Dear New Mama, 

I want you to know you’re not alone, feel all the feelings, Mama. All your feelings are valid. 

I remember when I became pregnant with my little one. We prayed, we planned, we prepared for this child. We did everything we were supposed to do. However, everything that wasn’t supposed to be, happened anyway. zoom in on pregnant belly with man and woman hands holding it, down syndrome baby

I had a rocky pregnancy, at the time, unexplainable bleeding, contractions, pain, but he was determined to live even then in the early days, and stayed with me, growing each day. We thought we were out of the woods after the end of the second trimester but at 33 weeks I was sent to a high risk fetal medicine doctor for polyhydramnios, which is excess amniotic fluid, usually a condition that needs to be monitored closely — it can be life threatening and indicates abnormalities.

It was there at the maternal fetal medicine specialist that we did bloodwork and numerous ultrasounds. We had a really big gray area where Tristan’s diagnosis was concerned. At that first appointment we received terrifying possibilities, several diagnoses based upon the issues our doctor could see through the ultrasounds. One of the first things she quickly said was her belief that Tristan had a one in three chance of Down Syndrome, one in three chance of some kind of skeletal dysplasia, one in three chance of him having something undiagnosable, possibly fatal through ultrasound. 

She knew this was earth-shattering news and left the room to give us a few minutes. My husband and I wept together, holding each other, touching my stomach where this innocent baby was, I felt like I was gasping for air like I was being held underwater.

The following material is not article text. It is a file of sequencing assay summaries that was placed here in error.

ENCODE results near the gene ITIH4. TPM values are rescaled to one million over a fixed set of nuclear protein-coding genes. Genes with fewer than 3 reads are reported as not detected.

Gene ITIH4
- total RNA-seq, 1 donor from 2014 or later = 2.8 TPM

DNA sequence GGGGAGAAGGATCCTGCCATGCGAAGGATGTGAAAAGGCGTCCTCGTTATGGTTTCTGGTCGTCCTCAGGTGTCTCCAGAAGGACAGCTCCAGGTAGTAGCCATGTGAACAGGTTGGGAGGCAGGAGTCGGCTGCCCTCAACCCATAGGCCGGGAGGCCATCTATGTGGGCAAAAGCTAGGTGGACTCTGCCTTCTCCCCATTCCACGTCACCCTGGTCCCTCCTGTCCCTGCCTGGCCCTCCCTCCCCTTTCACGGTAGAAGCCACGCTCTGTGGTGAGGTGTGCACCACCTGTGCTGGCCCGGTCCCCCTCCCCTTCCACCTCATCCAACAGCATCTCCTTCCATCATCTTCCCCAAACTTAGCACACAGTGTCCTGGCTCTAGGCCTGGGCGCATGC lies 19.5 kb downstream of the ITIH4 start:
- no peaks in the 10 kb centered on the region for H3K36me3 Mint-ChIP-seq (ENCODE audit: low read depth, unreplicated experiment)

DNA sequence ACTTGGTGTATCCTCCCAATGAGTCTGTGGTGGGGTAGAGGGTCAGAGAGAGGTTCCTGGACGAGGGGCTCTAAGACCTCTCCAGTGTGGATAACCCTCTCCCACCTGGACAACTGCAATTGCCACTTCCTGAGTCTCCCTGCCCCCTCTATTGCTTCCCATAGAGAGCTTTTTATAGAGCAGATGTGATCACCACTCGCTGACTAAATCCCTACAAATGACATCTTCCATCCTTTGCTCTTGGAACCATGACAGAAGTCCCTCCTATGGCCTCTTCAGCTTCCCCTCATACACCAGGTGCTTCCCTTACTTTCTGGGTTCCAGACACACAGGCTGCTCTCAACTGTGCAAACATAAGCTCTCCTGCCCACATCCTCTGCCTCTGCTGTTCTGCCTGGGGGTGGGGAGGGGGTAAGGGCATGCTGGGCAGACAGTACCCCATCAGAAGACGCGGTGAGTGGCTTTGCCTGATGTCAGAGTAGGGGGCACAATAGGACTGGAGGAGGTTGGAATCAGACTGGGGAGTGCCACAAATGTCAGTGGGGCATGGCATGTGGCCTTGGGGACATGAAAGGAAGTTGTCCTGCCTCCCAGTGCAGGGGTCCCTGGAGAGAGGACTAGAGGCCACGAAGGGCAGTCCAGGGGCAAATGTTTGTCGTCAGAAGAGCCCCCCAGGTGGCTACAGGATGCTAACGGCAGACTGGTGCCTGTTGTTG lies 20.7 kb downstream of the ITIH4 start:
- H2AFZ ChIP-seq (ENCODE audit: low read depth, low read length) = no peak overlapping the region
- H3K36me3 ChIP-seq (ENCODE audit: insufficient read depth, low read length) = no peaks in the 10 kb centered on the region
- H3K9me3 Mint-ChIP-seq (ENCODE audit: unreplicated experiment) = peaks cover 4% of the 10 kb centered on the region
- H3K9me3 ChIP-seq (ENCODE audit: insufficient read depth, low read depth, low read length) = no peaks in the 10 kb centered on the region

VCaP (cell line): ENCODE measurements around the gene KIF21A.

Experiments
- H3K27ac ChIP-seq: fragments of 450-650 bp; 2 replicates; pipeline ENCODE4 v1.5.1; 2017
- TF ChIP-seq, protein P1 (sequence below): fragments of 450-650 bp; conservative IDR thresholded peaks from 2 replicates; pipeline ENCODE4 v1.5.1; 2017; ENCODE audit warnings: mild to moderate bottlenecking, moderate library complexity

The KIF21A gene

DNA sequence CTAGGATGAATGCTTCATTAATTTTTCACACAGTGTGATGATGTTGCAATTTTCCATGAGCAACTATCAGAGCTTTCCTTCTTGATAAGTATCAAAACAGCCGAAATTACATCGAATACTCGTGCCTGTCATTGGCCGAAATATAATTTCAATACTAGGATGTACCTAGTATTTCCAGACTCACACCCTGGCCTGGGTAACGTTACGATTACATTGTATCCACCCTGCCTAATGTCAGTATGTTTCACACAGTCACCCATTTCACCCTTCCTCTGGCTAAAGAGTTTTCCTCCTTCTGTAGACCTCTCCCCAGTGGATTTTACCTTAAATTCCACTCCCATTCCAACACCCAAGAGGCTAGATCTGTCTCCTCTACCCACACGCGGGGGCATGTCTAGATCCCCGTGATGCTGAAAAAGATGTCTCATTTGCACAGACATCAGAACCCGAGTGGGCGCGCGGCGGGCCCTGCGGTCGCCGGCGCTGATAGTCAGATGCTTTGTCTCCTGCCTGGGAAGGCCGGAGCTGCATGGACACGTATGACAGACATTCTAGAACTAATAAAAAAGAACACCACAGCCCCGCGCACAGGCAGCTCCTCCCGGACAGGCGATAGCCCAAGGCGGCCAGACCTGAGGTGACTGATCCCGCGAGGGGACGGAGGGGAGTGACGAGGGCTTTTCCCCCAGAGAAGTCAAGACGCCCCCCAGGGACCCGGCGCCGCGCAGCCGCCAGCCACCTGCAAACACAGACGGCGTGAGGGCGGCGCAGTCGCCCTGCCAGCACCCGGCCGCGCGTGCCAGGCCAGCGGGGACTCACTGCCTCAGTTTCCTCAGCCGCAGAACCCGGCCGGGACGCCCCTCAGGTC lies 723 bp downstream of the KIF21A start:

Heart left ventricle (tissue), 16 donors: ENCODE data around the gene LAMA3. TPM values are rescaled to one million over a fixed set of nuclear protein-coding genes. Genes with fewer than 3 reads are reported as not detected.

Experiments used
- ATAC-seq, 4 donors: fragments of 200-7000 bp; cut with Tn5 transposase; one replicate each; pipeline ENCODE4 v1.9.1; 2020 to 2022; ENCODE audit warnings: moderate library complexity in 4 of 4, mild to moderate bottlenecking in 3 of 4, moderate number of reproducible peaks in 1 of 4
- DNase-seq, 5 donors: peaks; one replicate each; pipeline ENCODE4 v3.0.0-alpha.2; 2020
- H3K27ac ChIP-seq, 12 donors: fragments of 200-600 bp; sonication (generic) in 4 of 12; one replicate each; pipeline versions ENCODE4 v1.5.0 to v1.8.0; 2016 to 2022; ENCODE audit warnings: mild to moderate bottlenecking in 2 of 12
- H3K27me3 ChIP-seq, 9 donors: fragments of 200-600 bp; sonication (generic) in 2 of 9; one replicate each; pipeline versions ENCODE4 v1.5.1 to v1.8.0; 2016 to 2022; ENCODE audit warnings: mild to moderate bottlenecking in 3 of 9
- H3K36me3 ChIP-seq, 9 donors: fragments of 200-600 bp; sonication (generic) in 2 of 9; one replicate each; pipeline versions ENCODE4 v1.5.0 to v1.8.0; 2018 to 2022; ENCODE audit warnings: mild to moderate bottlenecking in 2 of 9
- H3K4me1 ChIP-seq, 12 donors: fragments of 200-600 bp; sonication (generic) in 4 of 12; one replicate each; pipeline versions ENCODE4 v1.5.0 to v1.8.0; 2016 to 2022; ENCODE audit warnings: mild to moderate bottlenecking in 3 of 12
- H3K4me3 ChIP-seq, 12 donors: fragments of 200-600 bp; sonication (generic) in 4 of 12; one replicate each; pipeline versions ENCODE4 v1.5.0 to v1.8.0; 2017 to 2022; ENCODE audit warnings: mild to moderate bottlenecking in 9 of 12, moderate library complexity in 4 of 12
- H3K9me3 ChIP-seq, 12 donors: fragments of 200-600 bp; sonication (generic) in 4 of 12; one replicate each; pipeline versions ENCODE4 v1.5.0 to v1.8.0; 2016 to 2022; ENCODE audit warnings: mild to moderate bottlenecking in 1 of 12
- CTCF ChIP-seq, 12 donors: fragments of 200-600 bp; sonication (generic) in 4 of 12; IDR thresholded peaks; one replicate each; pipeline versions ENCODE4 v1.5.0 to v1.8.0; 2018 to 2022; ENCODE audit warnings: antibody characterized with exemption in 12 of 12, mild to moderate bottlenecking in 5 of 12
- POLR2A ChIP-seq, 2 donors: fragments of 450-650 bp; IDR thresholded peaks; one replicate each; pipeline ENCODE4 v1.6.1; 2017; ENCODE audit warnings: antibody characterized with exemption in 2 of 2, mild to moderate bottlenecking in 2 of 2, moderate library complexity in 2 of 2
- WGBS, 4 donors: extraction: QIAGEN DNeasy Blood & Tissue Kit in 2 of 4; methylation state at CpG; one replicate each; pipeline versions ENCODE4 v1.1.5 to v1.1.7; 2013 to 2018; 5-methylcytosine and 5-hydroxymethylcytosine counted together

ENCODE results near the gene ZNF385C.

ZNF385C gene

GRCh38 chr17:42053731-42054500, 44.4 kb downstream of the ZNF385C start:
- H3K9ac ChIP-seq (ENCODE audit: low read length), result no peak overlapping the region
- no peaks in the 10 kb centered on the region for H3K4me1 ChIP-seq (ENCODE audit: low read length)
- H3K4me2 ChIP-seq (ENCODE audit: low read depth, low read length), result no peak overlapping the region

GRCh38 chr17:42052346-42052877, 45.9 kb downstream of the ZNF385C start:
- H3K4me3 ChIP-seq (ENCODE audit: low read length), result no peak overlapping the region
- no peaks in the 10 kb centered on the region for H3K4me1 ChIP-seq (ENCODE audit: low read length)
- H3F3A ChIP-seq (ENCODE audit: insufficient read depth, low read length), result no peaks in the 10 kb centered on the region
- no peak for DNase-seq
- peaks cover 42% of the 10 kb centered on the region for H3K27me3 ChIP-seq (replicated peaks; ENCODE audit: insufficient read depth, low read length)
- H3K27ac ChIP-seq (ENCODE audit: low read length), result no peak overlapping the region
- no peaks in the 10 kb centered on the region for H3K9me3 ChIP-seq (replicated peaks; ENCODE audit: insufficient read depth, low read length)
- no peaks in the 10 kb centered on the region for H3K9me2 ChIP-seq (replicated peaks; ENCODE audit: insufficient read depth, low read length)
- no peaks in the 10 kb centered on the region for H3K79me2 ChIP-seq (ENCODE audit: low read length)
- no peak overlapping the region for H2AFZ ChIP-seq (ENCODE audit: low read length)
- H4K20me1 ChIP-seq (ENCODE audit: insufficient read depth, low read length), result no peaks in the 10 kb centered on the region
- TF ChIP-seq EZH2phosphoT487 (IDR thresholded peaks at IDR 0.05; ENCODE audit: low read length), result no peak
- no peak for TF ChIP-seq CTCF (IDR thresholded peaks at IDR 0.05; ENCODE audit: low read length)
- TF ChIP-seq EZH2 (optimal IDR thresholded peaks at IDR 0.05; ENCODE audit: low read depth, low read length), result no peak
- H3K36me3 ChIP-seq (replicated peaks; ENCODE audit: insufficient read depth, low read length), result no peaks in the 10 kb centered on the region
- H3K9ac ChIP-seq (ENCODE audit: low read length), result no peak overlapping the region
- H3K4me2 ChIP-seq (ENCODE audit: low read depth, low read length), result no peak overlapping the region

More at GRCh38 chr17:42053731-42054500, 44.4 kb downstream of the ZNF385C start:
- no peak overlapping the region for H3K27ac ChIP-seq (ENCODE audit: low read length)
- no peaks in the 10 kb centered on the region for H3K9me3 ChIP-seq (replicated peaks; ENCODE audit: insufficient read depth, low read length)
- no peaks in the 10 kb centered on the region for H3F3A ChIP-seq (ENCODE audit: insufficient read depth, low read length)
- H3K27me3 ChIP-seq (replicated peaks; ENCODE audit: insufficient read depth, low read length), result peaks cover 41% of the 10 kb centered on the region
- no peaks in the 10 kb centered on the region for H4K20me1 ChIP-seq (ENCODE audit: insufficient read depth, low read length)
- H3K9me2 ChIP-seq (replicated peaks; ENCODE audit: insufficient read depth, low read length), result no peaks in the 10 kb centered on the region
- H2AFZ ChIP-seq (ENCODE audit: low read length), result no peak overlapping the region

We were crushed. 

Then, the NIPT test came back with a 52 percent chance of Down Syndrome.

All issues considered at that point, we were advised to prepare for the worst, losing our sweet baby before we could even hold him, before he could take his first breath. We had to switch all doctors and hospitals to a level 3 NICU where they could accommodate his medical needs, whatever that may be. We did all we were told to do.

Then, we were in a kind of limbo — a depressing, distraught twilight zone for three more weeks and then he suddenly came, ready or not, at 36 weeks. We were so excited and unbelievably scared. 

We had an extremely traumatic birthing experience, between the two of us we coded three times, he wasn’t born breathing and failed his Apgar assessments, followed by a two-week NICU stay. 

I wish that we were encouraged by our doctors to get plugged into Down Syndrome support groups prenatally or any other special needs groups. That would have made a positive difference in the time we spent worrying and feeling alone in the early days.

Our struggle was short lived though. In those first few weeks we witnessed compassion and grace in abundance. We found the right resources and support and moved past all the negative emotions that came, as with any unexpected twist to life.

I wouldn’t have chosen this new path at the time, but I chose this baby before he was even forming in my womb.

We chose to love him and fight for him no matter what — before his diagnosis. 

We’ve researched cutting edge ways to ensure his health and well being successfully. He has shifted our paradigms on health and healing. As his mama I’ve fundraised, and helped parents internationally. We’ve done things we never thought possible! He has taught us so much more than we could have ever hoped for in his six short years.

We are wholly present in each moment, we appreciate the everyday simple joys that most rush through absentmindedly, and milestones others may take for granted.

mom looking lovingly at her down syndrome babyWe are kinder, more compassionate people. We will fearlessly advocate for him. We believe in miracles because we are raising one.

A child with down syndrome is one of God’s greatest gifts!

So, New Mama, whether you’re brand new and this is your first baby or you already have other children but are new to a child with disabilities. I want this to provide hope and positivity, reframing the narrative on unexpected diagnoses so that we can all bloom beautifully.

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